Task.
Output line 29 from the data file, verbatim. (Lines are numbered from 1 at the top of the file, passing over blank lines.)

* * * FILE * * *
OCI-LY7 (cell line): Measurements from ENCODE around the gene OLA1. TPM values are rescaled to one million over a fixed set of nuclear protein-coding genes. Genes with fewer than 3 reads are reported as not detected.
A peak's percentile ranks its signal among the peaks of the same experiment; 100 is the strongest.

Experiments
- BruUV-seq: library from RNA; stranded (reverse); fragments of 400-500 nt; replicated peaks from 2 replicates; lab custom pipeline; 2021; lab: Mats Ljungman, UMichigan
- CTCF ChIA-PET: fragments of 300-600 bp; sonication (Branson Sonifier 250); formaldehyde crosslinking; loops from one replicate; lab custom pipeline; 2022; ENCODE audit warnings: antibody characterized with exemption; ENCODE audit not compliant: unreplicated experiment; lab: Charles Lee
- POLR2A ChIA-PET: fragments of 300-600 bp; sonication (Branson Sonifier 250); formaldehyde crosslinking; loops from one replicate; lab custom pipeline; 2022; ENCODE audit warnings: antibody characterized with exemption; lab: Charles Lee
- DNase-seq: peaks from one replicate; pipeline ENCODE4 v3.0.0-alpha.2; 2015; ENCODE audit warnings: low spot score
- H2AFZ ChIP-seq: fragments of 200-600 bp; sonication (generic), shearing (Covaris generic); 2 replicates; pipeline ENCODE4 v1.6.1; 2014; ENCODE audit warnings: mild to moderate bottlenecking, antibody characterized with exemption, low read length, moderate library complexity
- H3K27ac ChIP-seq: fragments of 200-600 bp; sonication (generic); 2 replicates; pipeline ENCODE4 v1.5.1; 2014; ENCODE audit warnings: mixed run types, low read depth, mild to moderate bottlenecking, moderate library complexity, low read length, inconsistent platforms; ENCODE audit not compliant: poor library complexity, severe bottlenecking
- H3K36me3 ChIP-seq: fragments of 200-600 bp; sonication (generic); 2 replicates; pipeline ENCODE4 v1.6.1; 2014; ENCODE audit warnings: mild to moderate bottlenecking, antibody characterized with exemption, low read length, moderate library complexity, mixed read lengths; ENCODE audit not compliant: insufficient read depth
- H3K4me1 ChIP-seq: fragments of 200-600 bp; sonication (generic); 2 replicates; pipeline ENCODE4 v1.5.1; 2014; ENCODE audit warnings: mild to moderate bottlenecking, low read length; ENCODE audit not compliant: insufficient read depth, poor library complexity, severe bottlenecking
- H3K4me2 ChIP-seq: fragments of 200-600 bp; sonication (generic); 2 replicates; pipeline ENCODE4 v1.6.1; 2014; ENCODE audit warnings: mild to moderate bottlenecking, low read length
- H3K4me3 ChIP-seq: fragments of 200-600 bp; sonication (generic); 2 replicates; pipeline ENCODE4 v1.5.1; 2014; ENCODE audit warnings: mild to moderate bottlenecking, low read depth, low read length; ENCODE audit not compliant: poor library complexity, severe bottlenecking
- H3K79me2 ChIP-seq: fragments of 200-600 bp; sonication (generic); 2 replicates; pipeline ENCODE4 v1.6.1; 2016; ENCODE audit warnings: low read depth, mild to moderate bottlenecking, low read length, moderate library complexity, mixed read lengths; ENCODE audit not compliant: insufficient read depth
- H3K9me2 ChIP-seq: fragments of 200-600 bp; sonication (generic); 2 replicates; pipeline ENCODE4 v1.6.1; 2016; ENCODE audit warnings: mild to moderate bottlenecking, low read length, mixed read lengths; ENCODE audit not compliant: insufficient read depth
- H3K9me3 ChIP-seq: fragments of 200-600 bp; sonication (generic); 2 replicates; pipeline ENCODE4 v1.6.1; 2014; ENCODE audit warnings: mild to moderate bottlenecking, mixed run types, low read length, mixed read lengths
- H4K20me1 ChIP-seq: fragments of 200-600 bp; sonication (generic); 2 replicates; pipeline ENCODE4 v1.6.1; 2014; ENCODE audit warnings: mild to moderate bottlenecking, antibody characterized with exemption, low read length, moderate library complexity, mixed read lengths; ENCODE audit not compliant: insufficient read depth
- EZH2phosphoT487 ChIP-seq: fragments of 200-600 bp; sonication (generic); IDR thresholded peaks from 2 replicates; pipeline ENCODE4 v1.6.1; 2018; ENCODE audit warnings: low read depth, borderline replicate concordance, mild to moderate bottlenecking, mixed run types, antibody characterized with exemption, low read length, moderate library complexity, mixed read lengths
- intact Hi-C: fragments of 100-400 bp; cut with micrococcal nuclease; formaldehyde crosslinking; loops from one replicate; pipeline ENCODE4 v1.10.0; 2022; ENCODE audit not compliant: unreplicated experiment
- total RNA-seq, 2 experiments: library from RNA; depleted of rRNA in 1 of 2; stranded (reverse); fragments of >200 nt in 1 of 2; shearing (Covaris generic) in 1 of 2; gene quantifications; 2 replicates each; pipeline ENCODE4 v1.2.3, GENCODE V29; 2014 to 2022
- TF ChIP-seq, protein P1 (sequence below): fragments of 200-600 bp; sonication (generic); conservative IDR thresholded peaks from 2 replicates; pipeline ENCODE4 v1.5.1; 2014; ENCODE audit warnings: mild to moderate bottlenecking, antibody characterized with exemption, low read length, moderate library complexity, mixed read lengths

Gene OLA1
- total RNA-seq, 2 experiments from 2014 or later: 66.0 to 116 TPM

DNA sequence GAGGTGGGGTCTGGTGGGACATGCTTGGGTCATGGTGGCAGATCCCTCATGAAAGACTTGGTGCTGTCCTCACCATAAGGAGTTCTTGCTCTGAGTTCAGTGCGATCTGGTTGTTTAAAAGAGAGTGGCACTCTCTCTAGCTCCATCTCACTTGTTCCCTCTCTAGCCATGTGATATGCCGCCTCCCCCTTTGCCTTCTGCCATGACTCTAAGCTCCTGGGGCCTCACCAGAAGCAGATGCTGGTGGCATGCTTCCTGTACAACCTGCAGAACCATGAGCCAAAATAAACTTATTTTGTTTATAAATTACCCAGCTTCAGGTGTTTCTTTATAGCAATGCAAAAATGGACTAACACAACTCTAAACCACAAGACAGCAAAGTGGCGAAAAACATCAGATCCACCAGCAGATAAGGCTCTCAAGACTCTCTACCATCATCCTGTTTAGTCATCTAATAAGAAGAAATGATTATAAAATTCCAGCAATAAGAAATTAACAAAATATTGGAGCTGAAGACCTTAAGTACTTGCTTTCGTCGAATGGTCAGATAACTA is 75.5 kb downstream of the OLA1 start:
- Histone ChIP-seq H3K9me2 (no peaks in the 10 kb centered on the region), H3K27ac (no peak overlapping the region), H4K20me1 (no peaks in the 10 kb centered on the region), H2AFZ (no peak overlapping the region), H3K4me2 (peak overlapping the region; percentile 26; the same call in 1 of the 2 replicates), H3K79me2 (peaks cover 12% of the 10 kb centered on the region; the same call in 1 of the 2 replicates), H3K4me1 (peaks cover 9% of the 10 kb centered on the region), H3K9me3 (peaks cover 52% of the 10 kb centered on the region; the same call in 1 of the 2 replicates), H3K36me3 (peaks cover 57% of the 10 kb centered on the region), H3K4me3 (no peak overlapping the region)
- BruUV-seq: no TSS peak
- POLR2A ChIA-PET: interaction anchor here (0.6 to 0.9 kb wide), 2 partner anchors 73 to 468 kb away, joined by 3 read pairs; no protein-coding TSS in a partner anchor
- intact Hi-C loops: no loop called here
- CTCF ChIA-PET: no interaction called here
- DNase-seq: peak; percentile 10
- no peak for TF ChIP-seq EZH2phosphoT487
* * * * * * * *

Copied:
- CTCF ChIA-PET: no interaction called here